In a move that's sure to be watched closely by medical regulators worldwide, America's Food & Drug Administration (FDA) has issued its final regulatory guidance on regulating medical apps running on smartphones. The announcement formalises a draft guidance issued in July, the culmination of a long process under which 100 apps …
I wonder if the FDA 'Apps Branch' will be as open to lobbying and manipulation as the food and drug divisions? There's a new opportunity for someone if you've got unrealized lobbyist dreams and have found all the traditional opportunities too crowded and competitive.
I'm sure there's some reason for concern in all this, but I'm not convinced it is apps. I just can't help but feel the same agency that keeps safe, effective and affordable drugs, used by billions of people (outside the US), out of the hands of the public, on behalf of the pharma industry, doesn't another responsibility. They seem awfully busy already.
They bitch all the time they don't have staff or resources to do more reviews of drugs already approved in other civilized countries and that there aren't enough food safety inspectors. Instead of nosing into another realm, this seems like a good opportunity to step up fulfillment of their original mandate.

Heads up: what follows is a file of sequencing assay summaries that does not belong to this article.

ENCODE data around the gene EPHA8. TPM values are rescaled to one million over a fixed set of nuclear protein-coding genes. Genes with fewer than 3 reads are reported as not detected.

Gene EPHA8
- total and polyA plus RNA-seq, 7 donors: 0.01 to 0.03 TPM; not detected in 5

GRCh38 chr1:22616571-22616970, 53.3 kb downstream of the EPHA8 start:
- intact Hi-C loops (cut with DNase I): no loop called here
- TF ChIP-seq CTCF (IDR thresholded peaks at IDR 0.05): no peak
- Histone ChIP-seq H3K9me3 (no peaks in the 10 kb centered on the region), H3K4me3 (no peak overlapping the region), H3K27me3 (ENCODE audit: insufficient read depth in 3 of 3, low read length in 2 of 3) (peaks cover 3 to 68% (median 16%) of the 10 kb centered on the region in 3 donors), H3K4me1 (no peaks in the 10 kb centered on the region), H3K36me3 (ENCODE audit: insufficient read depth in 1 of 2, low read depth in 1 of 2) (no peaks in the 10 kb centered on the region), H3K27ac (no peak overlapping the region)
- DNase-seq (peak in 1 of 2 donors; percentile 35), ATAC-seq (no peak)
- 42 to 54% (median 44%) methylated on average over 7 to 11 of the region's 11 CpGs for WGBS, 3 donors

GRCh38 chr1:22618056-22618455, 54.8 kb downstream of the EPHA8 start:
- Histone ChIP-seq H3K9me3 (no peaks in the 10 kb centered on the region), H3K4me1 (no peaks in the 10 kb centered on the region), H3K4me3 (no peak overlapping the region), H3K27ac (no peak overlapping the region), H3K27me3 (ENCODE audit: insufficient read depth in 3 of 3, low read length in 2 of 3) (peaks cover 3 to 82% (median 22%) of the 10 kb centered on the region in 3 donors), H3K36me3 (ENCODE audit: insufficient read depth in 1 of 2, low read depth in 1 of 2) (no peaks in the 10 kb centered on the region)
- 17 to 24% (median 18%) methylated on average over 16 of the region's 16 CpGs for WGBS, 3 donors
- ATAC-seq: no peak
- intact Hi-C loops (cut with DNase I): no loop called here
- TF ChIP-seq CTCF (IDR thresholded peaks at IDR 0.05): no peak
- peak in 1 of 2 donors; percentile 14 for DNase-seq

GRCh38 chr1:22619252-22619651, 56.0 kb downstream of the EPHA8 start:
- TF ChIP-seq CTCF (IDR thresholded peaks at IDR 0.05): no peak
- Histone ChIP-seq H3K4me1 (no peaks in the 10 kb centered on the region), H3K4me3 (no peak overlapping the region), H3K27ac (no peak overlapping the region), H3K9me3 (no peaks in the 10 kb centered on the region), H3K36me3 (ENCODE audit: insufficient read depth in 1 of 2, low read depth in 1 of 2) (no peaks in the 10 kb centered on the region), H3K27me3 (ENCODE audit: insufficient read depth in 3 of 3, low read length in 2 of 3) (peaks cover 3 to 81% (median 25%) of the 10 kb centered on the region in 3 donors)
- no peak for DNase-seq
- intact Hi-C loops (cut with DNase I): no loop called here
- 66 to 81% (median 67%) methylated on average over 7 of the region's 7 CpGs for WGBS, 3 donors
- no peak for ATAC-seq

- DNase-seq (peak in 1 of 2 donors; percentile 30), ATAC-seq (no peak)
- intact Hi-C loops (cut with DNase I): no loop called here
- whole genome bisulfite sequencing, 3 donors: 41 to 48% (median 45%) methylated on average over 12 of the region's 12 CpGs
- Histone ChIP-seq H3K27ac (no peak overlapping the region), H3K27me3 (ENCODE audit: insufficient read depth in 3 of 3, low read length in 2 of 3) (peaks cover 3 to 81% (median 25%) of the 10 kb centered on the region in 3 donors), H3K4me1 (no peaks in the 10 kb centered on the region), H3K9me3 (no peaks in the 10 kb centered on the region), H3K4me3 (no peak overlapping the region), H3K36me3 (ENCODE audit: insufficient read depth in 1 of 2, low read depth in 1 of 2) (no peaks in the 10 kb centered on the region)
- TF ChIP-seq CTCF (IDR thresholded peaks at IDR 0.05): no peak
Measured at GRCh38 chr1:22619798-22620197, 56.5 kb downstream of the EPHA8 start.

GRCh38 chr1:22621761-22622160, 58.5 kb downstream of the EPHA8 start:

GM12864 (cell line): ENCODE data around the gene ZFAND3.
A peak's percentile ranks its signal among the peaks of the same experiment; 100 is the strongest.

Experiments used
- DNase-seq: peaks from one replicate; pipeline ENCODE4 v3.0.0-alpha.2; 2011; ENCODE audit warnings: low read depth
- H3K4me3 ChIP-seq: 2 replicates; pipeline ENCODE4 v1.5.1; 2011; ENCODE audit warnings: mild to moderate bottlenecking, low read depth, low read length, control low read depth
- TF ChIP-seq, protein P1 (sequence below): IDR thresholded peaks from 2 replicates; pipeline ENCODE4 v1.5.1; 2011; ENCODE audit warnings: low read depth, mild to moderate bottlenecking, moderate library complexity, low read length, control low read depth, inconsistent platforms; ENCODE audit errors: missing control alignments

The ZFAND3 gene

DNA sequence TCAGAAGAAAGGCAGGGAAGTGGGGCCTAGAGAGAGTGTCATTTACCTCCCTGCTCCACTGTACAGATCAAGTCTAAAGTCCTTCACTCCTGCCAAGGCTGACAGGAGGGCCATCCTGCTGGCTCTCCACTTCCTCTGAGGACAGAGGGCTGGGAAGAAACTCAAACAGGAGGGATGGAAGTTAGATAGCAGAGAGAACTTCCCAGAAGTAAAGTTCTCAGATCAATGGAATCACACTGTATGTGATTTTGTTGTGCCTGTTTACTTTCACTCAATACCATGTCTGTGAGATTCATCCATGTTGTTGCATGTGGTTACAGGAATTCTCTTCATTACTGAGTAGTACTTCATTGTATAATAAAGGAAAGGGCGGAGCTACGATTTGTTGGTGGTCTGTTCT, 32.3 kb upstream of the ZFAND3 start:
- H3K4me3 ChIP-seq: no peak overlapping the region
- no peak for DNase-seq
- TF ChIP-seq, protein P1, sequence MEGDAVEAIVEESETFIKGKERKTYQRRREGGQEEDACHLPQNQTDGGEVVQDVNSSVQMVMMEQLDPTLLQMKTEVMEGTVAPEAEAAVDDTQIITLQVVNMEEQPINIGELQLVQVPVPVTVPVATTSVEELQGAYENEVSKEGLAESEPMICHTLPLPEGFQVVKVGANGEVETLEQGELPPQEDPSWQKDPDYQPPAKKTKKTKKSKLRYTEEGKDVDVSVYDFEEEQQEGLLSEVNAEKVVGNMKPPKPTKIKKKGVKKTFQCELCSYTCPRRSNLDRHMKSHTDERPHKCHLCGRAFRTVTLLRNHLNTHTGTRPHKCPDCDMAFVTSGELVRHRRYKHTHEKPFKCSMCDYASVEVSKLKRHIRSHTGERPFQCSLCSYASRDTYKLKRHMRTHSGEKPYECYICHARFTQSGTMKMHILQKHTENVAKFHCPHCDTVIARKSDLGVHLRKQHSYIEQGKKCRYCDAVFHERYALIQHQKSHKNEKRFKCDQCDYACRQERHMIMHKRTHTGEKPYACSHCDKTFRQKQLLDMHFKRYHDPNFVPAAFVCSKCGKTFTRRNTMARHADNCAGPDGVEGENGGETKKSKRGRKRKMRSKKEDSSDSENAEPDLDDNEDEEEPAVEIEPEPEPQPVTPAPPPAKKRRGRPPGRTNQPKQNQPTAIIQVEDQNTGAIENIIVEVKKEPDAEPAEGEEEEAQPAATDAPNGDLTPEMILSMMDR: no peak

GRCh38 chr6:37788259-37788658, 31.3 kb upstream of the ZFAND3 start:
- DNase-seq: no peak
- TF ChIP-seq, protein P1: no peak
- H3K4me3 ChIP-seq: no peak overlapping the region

Practicing medicine without a license has been illegal for a LONG time. Frankly, I'm surprised it's taken the FDA this long to notice this category of
Hopefully this new process won't take resources away from conventional medical device review, which seems to be slipping recently. Of course, if TPTB really wanted to improve access to medical equipment and pharmaceuticals without reducing patient safety, they wouldn't insist on separate FDA facility approvals for plants that have already been approved by the EU... oh, wait, we'd get rid of all those medicine shortages. Can't have that, now, can we?
I wasn't sure whether the facepalm or the mushroom cloud was more appropriate, but had to pick one or the other.
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